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Buyer desire for Aussie cars now 1 in 8: study

Pulling power: A decade ago, 7.3 per cent of Australians had the Falcon at the top of their to-buy list. But by 2013, only 1.7 per cent said they intended to buy the big Ford.

Research shows intention to buy a local car has more than halved over past decade


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7 Mar 2014

THE number of Australian consumers intending to purchase a locally built car during the next four years has more than halved compared to a decade ago, with only one in eight new-car buyers indicating a preference for a home-produced car, according to Roy Morgan Research.

Reinforcing long-term trends that have led to all three remaining car-makers – Toyota, Holden and Ford – deciding to pull out of Australian manufacturing by 2017, Roy Morgan’s latest automotive data provides an insight into the attitude of Australian buyers now that the fate of the local car-making industry has been sealed.

In 2003, when Mitsubishi was also building cars in Australia, Roy Morgan found that more than one in four Australians planning to purchase a new car in the next four years intended to buy one that was manufactured here.

Ten years on, results from the research firm’s comprehensive ‘single source’ surveys across 2013 show that Aussie-made intention had plummeted to around one in eight – about the same proportion of buyers who in 2003 said they specifically wanted a Holden Commodore.

The VF Commodore is now singlehandedly pulling large-car segment sales out of a deep depression, and Roy Morgan’s data shows that the Adelaide-built sedan remains the most popular locally built car in the minds of Australian consumers, albeit with only four per cent of all new-car ‘intenders’ putting the model (or one of its variants) on the top of their to-buy list in 2013.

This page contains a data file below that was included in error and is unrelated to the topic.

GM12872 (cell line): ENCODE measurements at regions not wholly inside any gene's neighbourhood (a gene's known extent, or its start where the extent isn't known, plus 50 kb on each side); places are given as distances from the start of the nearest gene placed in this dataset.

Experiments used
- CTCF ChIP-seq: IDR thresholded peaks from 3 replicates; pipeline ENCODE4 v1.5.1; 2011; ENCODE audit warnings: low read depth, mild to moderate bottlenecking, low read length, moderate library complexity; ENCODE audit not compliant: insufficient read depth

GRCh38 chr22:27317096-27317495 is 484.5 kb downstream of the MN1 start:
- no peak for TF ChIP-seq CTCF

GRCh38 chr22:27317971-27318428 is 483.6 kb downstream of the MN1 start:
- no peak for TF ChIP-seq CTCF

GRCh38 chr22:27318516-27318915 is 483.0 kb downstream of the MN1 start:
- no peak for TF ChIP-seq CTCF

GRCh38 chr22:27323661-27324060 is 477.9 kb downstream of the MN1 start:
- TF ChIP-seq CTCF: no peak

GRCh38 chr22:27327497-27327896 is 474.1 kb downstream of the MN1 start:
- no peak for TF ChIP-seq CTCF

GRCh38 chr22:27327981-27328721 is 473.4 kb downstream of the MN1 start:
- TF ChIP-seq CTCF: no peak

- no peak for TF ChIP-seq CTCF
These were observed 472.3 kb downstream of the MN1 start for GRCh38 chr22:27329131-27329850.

The Cruze small car, which is struggling in sales terms against mighty imported nameplates such as Mazda3 and Corolla, is at 2.4 per cent in terms of intention to buy, which is enough to place it ahead of Toyota’s Camry (2.1 per cent) for the first time, although Morgan data does not include the hybrid version of Toyota’s mid-size staple in this figure, which tacks on an additional 0.8 per cent of the market.

The plight of Ford’s locally built cars, meanwhile, is plain for all to see with just 1.7 per cent of buyers surveyed during 2013 naming the Ford Falcon as the new car they planned to buy. In 2003, 7.3 per cent of buyers named Falcon or one of its passenger car variants as the vehicle they were after.

The latest industry figures show that Falcon sedan sales have fallen 39 per cent in the first two months of trading this year, while last year’s record-low annual total of 10,610 units was down 24 per cent over 2012.

In 2003, when the intent to buy was so much stronger, Ford sold 73,220 Falcons.

And how many sales did Commodore accumulate back then? More than 86,500. Last year, Holden sold less than 28,000 – even with the acclaimed VF onboard.

The one shining light in the Blue Oval stable, the Territory SUV, is beginning to fade in both the new-vehicle sales reports and the minds of consumers, with Roy Morgan’s latest data showing that only 1.3 per cent of respondents surveyed in 2013 intended to buy the Broadmeadows-built wagon – the model’s lowest result since 2009.

According to Roy Morgan Research, the drop-off in intention to buy Australian-made cars over the past decade is, as the car companies themselves have made clear, largely due to a decline in popularity of the types of vehicle made in this country.

In 2003, more than 26 per cent of buyers in the market were after a model from the large-car segment, well ahead of small cars on 16.5 per cent and compact SUVs on 8.3 per cent.

A decade later, Roy Morgan’s data shows that those buyers intending to purchase a large car have shrunk to 7.6 per cent of the total new-car market, well behind small and medium-sized cars as well as medium and large SUVs.

“Over the last 10 years, Australian car-buying preferences have changed substantially, with the small-car market in Australia now clearly the dominant segment with one in four new-car buyers considering a model from this class,” said Roy Morgan Research group account director (automotive) Jordan Pakes.

“SUVs are also taking share from the once-dominant large-car segment, with more than 20 per cent of buyers now after either a medium or large SUV.

“One important factor influencing shifts in preference is the sheer increase in options for Australians. The number of brands available for purchase has increased by almost 25 per cent since 2003.

“An Australian new-car buyer now chooses from over 350 vehicles.”

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